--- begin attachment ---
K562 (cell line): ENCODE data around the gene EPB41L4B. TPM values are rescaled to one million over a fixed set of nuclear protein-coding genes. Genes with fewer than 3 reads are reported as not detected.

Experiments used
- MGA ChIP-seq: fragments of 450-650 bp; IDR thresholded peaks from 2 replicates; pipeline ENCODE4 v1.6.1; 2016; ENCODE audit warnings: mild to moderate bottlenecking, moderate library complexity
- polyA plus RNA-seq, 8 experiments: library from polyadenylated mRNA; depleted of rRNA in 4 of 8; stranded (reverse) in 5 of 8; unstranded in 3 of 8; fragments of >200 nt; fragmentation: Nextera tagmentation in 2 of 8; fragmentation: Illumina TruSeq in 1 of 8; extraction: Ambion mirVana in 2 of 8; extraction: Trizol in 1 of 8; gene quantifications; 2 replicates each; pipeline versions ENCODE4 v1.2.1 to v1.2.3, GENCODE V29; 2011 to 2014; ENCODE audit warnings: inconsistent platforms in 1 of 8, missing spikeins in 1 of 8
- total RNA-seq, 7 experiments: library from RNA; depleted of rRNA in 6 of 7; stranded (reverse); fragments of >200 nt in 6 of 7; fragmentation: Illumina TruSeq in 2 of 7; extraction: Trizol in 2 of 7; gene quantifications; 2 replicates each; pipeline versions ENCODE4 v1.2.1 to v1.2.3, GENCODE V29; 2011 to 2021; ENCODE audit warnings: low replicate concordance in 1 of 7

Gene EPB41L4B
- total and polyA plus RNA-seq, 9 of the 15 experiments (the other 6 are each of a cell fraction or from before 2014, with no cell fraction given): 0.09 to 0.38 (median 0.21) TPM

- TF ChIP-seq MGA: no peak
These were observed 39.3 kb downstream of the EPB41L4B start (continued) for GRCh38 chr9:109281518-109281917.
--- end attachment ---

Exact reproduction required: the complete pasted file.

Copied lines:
K562 (cell line): ENCODE data around the gene EPB41L4B. TPM values are rescaled to one million over a fixed set of nuclear protein-coding genes. Genes with fewer than 3 reads are reported as not detected.

Experiments used
- MGA ChIP-seq: fragments of 450-650 bp; IDR thresholded peaks from 2 replicates; pipeline ENCODE4 v1.6.1; 2016; ENCODE audit warnings: mild to moderate bottlenecking, moderate library complexity
- polyA plus RNA-seq, 8 experiments: library from polyadenylated mRNA; depleted of rRNA in 4 of 8; stranded (reverse) in 5 of 8; unstranded in 3 of 8; fragments of >200 nt; fragmentation: Nextera tagmentation in 2 of 8; fragmentation: Illumina TruSeq in 1 of 8; extraction: Ambion mirVana in 2 of 8; extraction: Trizol in 1 of 8; gene quantifications; 2 replicates each; pipeline versions ENCODE4 v1.2.1 to v1.2.3, GENCODE V29; 2011 to 2014; ENCODE audit warnings: inconsistent platforms in 1 of 8, missing spikeins in 1 of 8
- total RNA-seq, 7 experiments: library from RNA; depleted of rRNA in 6 of 7; stranded (reverse); fragments of >200 nt in 6 of 7; fragmentation: Illumina TruSeq in 2 of 7; extraction: Trizol in 2 of 7; gene quantifications; 2 replicates each; pipeline versions ENCODE4 v1.2.1 to v1.2.3, GENCODE V29; 2011 to 2021; ENCODE audit warnings: low replicate concordance in 1 of 7

Gene EPB41L4B
- total and polyA plus RNA-seq, 9 of the 15 experiments (the other 6 are each of a cell fraction or from before 2014, with no cell fraction given): 0.09 to 0.38 (median 0.21) TPM

- TF ChIP-seq MGA: no peak
These were observed 39.3 kb downstream of the EPB41L4B start (continued) for GRCh38 chr9:109281518-109281917.